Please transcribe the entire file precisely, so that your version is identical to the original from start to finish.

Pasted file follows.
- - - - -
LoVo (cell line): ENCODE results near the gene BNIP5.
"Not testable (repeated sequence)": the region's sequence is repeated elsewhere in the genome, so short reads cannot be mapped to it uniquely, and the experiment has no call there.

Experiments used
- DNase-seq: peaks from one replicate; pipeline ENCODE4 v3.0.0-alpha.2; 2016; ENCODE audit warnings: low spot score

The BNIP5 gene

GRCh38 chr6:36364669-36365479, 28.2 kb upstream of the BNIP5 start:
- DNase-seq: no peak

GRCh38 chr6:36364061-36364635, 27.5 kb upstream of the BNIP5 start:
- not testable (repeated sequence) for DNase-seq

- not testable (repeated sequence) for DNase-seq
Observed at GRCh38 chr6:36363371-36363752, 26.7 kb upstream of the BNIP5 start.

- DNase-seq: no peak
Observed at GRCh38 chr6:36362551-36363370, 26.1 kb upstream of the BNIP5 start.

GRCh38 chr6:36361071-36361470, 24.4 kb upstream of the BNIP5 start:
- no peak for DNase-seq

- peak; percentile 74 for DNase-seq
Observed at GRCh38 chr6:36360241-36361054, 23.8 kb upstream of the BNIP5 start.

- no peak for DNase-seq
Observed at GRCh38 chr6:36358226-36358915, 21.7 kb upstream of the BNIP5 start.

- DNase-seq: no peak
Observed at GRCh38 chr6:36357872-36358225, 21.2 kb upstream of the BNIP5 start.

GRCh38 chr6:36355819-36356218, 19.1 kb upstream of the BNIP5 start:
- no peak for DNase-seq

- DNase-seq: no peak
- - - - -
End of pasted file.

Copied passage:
LoVo (cell line): ENCODE results near the gene BNIP5.
"Not testable (repeated sequence)": the region's sequence is repeated elsewhere in the genome, so short reads cannot be mapped to it uniquely, and the experiment has no call there.

Experiments used
- DNase-seq: peaks from one replicate; pipeline ENCODE4 v3.0.0-alpha.2; 2016; ENCODE audit warnings: low spot score

The BNIP5 gene

GRCh38 chr6:36364669-36365479, 28.2 kb upstream of the BNIP5 start:
- DNase-seq: no peak

GRCh38 chr6:36364061-36364635, 27.5 kb upstream of the BNIP5 start:
- not testable (repeated sequence) for DNase-seq

- not testable (repeated sequence) for DNase-seq
Observed at GRCh38 chr6:36363371-36363752, 26.7 kb upstream of the BNIP5 start.

- DNase-seq: no peak
Observed at GRCh38 chr6:36362551-36363370, 26.1 kb upstream of the BNIP5 start.

GRCh38 chr6:36361071-36361470, 24.4 kb upstream of the BNIP5 start:
- no peak for DNase-seq

- peak; percentile 74 for DNase-seq
Observed at GRCh38 chr6:36360241-36361054, 23.8 kb upstream of the BNIP5 start.

- no peak for DNase-seq
Observed at GRCh38 chr6:36358226-36358915, 21.7 kb upstream of the BNIP5 start.

- DNase-seq: no peak
Observed at GRCh38 chr6:36357872-36358225, 21.2 kb upstream of the BNIP5 start.

GRCh38 chr6:36355819-36356218, 19.1 kb upstream of the BNIP5 start:
- no peak for DNase-seq

- DNase-seq: no peak